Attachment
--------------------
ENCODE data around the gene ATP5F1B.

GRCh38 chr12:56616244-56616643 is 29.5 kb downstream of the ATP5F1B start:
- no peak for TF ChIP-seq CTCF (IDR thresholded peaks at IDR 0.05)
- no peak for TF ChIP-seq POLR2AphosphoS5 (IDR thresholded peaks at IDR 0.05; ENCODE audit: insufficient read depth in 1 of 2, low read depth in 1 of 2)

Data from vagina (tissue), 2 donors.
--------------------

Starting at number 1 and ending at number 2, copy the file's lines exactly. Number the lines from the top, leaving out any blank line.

ENCODE data around the gene ATP5F1B.

GRCh38 chr12:56616244-56616643 is 29.5 kb downstream of the ATP5F1B start: